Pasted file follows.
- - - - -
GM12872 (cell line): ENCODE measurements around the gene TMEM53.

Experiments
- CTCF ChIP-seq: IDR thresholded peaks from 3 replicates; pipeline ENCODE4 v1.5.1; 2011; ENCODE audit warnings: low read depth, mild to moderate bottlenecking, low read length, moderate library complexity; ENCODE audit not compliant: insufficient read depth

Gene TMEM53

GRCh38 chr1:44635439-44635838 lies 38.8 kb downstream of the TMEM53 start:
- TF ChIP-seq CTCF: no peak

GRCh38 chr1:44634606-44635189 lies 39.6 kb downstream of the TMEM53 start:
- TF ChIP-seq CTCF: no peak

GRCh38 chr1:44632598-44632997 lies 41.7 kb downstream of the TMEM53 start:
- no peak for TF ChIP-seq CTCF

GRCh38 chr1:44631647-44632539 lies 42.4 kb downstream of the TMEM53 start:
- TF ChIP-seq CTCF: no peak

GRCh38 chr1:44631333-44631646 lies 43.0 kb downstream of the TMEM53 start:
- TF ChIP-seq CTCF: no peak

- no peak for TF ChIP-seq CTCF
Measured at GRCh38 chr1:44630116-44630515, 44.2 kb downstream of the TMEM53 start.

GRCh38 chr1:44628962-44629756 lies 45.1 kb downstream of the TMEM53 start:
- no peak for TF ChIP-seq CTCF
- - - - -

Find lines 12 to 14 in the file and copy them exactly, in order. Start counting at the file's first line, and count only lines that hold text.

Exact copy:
- TF ChIP-seq CTCF: no peak

GRCh38 chr1:44631333-44631646 lies 43.0 kb downstream of the TMEM53 start:
- TF ChIP-seq CTCF: no peak